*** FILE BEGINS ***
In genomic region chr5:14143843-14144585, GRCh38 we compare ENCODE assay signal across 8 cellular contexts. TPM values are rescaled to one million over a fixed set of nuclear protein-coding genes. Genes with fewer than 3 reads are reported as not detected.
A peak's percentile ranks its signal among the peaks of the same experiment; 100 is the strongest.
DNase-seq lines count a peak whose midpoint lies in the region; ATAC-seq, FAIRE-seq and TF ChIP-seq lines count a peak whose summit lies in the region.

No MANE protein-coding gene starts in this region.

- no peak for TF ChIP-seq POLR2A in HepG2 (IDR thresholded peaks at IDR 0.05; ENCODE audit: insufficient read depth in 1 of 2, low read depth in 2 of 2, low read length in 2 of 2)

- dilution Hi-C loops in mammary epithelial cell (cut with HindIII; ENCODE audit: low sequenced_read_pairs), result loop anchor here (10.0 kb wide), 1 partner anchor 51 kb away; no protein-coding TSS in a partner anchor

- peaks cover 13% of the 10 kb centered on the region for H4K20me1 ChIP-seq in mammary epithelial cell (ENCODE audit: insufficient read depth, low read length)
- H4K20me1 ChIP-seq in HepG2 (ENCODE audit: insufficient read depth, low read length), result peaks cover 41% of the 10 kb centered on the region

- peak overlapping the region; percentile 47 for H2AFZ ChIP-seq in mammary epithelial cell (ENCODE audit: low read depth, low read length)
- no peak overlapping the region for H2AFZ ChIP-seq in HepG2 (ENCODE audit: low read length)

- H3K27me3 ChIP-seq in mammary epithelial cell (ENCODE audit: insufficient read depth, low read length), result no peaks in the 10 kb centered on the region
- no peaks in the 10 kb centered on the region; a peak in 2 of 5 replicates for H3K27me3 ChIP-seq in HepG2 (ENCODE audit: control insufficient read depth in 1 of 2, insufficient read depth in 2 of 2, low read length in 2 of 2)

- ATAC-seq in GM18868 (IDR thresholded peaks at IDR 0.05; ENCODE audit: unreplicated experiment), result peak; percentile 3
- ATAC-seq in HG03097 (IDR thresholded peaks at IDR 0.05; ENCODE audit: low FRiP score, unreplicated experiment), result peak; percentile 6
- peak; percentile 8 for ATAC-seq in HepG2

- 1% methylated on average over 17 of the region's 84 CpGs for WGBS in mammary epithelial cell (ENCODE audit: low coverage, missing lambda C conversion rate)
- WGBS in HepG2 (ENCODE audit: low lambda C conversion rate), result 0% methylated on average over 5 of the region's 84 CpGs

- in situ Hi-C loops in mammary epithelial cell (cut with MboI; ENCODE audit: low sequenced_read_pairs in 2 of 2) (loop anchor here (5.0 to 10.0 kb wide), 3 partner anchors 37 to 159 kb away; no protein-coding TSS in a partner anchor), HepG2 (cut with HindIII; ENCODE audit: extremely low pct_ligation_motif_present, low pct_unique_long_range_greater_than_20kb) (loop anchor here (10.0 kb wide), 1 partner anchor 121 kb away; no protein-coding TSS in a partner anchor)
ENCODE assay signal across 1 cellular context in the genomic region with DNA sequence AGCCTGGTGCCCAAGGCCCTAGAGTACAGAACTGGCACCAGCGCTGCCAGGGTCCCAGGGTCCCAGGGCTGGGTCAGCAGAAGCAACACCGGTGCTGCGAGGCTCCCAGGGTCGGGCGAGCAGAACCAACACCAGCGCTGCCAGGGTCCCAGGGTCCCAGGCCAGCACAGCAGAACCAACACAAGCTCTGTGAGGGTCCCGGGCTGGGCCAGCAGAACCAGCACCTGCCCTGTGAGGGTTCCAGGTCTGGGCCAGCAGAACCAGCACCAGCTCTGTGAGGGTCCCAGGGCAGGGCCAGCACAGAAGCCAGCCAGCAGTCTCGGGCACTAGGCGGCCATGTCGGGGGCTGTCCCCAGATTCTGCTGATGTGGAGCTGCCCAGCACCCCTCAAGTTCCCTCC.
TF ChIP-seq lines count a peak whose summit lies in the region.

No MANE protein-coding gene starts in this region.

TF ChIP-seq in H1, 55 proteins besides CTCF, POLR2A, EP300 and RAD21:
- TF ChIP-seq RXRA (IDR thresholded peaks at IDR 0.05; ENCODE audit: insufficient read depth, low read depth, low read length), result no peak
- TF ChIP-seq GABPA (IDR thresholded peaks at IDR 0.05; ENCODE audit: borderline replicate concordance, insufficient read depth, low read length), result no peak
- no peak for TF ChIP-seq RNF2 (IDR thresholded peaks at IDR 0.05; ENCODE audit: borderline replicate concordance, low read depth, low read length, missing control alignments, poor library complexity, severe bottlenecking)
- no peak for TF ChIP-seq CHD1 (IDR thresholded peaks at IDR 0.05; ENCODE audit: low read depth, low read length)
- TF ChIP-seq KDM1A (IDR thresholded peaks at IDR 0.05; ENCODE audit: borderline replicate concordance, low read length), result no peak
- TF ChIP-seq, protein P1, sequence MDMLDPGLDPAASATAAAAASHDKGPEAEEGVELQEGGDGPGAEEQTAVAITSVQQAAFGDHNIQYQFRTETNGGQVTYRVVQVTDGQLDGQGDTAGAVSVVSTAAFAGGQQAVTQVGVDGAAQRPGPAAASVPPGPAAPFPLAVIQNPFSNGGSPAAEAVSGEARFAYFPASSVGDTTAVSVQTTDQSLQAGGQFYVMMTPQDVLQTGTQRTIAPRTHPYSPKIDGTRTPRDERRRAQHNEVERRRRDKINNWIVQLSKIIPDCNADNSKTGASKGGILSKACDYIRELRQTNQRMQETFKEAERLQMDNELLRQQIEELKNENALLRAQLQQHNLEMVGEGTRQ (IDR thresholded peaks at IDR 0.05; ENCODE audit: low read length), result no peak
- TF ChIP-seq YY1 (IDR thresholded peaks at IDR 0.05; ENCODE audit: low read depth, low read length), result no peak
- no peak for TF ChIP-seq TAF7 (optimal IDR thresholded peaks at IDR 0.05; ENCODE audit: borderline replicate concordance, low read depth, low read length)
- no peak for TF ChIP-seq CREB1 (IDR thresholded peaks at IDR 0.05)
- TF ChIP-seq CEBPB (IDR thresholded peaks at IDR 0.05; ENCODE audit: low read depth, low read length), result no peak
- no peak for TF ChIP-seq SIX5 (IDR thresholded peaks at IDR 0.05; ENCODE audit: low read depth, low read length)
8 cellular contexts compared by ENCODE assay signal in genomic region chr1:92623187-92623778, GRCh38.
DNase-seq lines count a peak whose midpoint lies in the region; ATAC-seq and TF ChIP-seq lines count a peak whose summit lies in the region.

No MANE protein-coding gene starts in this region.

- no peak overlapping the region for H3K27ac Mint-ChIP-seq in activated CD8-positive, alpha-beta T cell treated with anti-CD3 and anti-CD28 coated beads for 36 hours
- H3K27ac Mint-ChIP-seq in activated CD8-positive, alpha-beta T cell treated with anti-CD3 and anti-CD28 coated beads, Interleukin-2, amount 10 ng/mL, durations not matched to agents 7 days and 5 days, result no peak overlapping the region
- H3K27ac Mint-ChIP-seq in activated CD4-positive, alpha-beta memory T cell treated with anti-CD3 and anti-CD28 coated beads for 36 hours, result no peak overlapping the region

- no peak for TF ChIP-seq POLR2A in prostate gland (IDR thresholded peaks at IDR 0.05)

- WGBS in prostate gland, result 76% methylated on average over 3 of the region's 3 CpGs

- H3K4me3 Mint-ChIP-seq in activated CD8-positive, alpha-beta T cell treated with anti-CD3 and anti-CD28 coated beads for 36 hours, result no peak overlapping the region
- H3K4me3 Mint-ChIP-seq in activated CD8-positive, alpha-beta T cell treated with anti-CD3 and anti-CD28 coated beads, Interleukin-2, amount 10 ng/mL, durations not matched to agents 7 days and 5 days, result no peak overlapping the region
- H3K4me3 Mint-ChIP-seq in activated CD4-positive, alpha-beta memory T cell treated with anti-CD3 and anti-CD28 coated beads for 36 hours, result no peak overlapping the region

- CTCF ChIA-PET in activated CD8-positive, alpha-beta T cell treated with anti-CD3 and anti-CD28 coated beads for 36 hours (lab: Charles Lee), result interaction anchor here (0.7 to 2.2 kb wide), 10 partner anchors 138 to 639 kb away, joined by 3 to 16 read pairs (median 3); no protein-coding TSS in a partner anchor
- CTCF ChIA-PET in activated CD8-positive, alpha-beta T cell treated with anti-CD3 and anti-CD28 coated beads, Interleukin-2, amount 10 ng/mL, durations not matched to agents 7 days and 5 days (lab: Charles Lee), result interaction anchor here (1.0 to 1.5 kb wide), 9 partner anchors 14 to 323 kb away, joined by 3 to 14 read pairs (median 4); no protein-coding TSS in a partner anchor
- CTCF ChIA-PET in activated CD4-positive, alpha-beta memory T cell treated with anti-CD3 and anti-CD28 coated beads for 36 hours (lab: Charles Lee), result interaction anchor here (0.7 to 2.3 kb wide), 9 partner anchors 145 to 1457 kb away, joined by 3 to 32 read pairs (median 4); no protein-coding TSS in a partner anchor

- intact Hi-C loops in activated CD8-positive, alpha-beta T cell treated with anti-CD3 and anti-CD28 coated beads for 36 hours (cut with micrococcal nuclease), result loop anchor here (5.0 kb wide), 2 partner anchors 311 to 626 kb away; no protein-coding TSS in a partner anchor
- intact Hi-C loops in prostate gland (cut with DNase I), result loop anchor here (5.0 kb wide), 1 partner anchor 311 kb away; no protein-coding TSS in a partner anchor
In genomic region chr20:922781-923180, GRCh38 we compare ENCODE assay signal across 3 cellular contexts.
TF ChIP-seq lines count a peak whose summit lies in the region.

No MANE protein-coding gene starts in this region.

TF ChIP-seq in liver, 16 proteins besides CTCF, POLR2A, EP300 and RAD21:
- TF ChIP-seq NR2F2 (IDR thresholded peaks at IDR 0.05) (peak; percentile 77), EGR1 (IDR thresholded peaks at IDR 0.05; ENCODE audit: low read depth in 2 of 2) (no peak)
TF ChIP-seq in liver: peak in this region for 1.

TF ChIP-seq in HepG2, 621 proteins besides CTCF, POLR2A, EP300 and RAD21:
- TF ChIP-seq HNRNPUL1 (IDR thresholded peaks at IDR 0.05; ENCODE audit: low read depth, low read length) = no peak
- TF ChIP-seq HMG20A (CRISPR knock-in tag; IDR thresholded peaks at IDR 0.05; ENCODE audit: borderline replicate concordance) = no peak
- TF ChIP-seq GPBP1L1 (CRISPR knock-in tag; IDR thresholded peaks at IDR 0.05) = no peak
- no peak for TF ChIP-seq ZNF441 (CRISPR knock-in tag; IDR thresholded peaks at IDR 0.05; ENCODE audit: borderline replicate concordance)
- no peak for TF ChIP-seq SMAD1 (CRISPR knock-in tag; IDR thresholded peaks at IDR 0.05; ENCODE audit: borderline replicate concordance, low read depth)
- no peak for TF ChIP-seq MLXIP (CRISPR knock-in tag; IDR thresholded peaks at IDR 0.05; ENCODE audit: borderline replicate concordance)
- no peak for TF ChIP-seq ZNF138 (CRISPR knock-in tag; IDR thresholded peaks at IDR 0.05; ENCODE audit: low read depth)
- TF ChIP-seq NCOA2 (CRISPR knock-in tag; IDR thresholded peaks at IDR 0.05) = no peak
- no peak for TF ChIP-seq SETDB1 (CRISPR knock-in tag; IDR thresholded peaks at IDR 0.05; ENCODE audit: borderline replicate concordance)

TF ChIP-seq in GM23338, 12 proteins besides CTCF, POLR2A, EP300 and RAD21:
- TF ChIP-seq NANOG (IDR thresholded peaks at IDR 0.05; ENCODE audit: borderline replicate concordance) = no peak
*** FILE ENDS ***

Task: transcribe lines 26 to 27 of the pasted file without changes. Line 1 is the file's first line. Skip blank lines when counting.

- no peak for TF ChIP-seq CHD1 (IDR thresholded peaks at IDR 0.05; ENCODE audit: low read depth, low read length)
- TF ChIP-seq KDM1A (IDR thresholded peaks at IDR 0.05; ENCODE audit: borderline replicate concordance, low read length), result no peak